Tuesday, October 31, 2006

Halloween in New England

Halloween originated as a Pagan festival among the Celts of Ireland and Great Britain with Irish, Scots, Welsh and other immigrants transporting versions of the tradition to North America in the 19th century find out more here. On my recent trip to New England I noticed they start decorating homes and gardens early in October as you can see from the pictures. The pumpkins outside the house above were really large.

This cart of pumpkins can be found outside the Yankee Candle Factory. The grounds are very well maintained with lots of flowers still in bloom.

This was outside a little restaurant near a pretty covered bridge and weir.

I managed to get a good soak from all the spray whilst trying to get these photos..

Now I have to confess I have never been in favour of 'trick or treat' as my children often lament. I somehow viewed it as a form of begging so despite the emotional blackmail 'all our friends parent's let them' it was still a no no. Beccy, now living in Ireland, enjoys her missed childhood through her children. Over the years they have dressed for the part. They only go to local houses and everyone has treats ready so they never have to worry about the tricks. The children do have great fun and they enjoy dressing up. As a teenager Dillon might not appreciate these earlier photos and Beccy I still think you are a good face painter.

Would you be scared by these guys:

My daughter's were not totally deprived and back in 1984 at least one of them went to out to celebrate and clearly the latest fashion back then was black bin bags!! I expect I will be in trouble for this. You do have long hair Sam. Sorry Becs I don't seem to have a photo of you dressed for halloween; I know you will be sooo disappointed!!

I wish everyone a very happy evening.

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Monday, October 30, 2006

Making the most of my Bramleys

Instead of sitting in front of the TV last night I was having a blog browse and was rather taken with a recipe for a 'Somerset Apple Cake' that was recommended by June of 'bread water salt oil'. Yesterday, she wrote about the best cooking apple in the world . The history June provides of this versatile apple is very interesting and you will find the recipe there. Many agree that Bramleys are best, myself and Sam at becks&posh included. So as I had the Bramleys and all the other ingredients this inspired me to get baking before breakfast. I am really pleased with the result (though not sure my version looks quite the same as June's). The aroma of cinnamon is making us drool (my mother keeps commenting on the wonderful smell). Somehow I cannot justify cake for breakfast and anyway it's too hot to cut at the moment so I'll stick to my muesli and save the pleasure for later.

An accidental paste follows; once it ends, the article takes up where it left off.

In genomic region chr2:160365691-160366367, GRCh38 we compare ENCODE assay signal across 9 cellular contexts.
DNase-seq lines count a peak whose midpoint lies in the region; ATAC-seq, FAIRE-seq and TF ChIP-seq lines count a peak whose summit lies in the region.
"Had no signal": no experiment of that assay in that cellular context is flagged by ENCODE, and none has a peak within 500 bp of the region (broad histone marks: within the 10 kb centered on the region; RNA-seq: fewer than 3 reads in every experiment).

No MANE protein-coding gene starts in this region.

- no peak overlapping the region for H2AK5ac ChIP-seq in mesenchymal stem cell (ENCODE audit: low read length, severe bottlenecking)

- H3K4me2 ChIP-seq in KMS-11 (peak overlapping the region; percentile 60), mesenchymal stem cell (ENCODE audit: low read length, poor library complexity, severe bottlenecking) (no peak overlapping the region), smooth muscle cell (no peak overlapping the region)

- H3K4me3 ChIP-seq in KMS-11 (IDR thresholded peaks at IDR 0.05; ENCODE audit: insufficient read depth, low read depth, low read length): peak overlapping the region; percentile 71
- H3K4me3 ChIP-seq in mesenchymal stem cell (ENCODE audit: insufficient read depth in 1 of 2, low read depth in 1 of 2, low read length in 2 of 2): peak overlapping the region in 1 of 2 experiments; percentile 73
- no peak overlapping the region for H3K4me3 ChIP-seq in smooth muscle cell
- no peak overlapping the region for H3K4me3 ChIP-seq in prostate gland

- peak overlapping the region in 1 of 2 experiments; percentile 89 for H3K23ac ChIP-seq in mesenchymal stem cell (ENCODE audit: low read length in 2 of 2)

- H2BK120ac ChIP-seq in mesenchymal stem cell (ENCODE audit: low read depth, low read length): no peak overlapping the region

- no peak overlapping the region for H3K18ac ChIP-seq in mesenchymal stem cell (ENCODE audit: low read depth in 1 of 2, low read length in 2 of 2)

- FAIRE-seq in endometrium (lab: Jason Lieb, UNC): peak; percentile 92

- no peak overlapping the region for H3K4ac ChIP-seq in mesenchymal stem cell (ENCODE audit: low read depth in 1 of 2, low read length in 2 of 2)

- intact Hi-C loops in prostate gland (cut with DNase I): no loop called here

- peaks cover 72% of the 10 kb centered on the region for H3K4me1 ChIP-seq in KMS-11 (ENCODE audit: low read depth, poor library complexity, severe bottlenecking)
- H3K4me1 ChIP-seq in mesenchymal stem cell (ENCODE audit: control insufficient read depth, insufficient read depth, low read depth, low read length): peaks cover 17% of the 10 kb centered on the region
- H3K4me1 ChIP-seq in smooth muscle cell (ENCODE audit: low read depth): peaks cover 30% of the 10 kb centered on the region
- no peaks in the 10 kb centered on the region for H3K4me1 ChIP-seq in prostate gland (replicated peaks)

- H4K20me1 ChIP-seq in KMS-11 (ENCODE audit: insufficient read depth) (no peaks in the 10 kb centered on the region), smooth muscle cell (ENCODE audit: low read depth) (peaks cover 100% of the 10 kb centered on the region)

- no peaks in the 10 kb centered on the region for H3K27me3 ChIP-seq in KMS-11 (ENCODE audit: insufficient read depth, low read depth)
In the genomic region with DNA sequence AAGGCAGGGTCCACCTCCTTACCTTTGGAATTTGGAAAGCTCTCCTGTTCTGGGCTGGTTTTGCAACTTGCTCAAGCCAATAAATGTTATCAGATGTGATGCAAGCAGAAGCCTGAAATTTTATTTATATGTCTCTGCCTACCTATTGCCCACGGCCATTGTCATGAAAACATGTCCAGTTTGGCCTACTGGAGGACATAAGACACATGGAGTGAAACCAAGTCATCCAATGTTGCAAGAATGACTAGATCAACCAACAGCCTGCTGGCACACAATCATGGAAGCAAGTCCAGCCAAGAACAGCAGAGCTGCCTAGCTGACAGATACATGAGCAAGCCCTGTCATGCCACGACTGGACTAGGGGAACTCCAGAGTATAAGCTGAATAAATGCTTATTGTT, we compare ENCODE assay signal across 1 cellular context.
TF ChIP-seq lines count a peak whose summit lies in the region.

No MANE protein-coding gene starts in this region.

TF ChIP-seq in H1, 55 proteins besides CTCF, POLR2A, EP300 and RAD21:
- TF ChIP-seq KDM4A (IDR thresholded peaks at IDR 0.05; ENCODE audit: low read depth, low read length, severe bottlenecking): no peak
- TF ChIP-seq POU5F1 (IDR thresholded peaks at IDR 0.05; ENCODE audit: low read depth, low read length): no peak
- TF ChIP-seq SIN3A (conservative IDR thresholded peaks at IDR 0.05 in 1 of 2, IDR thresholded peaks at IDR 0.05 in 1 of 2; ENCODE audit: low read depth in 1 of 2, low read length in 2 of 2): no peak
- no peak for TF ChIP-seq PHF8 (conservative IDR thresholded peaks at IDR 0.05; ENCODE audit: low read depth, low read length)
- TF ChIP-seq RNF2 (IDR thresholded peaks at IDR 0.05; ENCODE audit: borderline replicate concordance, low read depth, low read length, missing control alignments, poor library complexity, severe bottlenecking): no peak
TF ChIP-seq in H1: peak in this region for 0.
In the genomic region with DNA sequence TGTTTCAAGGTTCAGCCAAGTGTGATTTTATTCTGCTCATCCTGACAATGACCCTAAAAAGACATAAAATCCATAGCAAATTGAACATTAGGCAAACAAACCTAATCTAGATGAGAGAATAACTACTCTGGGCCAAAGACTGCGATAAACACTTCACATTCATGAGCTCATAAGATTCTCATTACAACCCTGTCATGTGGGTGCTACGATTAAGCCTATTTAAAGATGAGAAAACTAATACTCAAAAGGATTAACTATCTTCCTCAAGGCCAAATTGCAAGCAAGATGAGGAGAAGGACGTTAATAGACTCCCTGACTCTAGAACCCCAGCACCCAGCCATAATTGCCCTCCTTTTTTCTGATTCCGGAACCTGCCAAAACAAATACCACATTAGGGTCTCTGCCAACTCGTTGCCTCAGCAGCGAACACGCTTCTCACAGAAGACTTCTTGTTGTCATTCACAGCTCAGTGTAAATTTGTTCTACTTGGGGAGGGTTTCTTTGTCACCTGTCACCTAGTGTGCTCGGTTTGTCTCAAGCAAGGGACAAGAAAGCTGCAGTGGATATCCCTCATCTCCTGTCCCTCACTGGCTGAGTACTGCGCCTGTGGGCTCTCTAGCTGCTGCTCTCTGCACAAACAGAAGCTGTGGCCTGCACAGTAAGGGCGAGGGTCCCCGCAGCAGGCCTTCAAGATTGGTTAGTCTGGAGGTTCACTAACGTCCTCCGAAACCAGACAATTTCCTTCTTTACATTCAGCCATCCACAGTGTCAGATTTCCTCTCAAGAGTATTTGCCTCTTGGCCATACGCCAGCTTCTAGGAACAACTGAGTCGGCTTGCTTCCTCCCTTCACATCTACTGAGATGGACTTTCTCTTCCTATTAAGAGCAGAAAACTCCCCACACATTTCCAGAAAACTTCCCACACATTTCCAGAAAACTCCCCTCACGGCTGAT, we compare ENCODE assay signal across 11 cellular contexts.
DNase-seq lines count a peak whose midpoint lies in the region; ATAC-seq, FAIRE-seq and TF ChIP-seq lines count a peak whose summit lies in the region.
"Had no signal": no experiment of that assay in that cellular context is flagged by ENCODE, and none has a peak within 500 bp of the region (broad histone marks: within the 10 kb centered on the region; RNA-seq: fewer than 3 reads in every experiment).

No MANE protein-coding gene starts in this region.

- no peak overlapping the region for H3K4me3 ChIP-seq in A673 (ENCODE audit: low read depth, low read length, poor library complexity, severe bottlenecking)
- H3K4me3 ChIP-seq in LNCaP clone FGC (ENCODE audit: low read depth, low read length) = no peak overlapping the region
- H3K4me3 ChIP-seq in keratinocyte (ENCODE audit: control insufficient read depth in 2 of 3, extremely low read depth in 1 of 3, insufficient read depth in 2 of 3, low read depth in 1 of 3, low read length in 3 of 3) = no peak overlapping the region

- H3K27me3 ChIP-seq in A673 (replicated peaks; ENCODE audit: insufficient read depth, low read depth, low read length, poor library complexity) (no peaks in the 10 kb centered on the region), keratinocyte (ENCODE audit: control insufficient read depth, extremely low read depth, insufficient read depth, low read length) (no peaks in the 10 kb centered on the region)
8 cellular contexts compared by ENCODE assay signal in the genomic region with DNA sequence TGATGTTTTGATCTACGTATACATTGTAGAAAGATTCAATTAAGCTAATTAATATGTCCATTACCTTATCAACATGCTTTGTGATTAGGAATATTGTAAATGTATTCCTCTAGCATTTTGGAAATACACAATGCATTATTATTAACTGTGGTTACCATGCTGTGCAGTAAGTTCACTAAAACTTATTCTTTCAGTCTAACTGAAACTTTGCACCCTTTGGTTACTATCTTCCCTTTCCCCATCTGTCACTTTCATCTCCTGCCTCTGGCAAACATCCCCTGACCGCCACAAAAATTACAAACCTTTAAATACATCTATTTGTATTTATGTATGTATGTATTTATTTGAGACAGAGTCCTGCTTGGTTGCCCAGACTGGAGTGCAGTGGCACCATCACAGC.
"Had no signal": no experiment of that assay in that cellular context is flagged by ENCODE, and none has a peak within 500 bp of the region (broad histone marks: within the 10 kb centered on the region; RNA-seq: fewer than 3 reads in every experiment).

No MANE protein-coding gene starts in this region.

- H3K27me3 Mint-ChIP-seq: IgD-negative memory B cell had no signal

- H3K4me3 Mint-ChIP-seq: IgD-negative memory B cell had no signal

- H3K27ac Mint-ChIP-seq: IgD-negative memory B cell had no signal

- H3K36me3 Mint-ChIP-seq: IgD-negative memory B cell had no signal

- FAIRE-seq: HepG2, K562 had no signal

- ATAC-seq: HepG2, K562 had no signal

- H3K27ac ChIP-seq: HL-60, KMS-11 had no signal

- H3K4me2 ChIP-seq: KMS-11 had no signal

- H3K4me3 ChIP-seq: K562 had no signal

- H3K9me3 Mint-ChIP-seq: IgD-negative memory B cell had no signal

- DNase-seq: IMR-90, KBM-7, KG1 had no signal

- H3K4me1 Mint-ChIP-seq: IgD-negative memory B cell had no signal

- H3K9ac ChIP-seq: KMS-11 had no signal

Having done some chores and the weekly shop it was home for coffee and cake. My mother declared it to be delicious and I have to say I could not disagree. It was moist with a subtle taste of the cinnamon, I actually wondered if I should have used a little more cinnamon or maybe I just need a new tub as this one has been in my cupboard for a while. The only problem is it's moreish and I should probably freeze some to stop the temptation. However, my brother is visiting tomorrow so perhaps not and you never know I may get someone call and it's nice to have something homemade to offer. I can see if I'm not careful I will be doing more cooking and piling on even more pounds now I am retired!!
So if you are wondering what to do with spare cooking apples give this a try.

PS You will need to look in becks&posh archives for her amusing Bramley Post.

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Sunday, October 29, 2006

Woodberry Common Shopping Mall

If you like shopping you would have enjoyed visiting this shopping mall. Take a look at all the store outlets. We spent about 3 hours there on the way back to JFK for our evening flight home. This was not really long enough to explore all the stores, have lunch and do serious shopping. However, we did have a really good pumpkin soup for lunch and this has inspired both Tina and I to make it ourselves (we have got the pumpkin and I am now scanning cookery book looking for a good recipe- suggestions would be welcomed).

This is one of my purchases!! I have been wanting a pair of crocs for a long time. Unfortunately I only found these, which are a cheaper version, called 'Traps' although they may not look much they are very comfortable and ideal for wearing to the pool. I was really wanting a nice bright colour but beggars can't be choosers; after all they only cost about £10.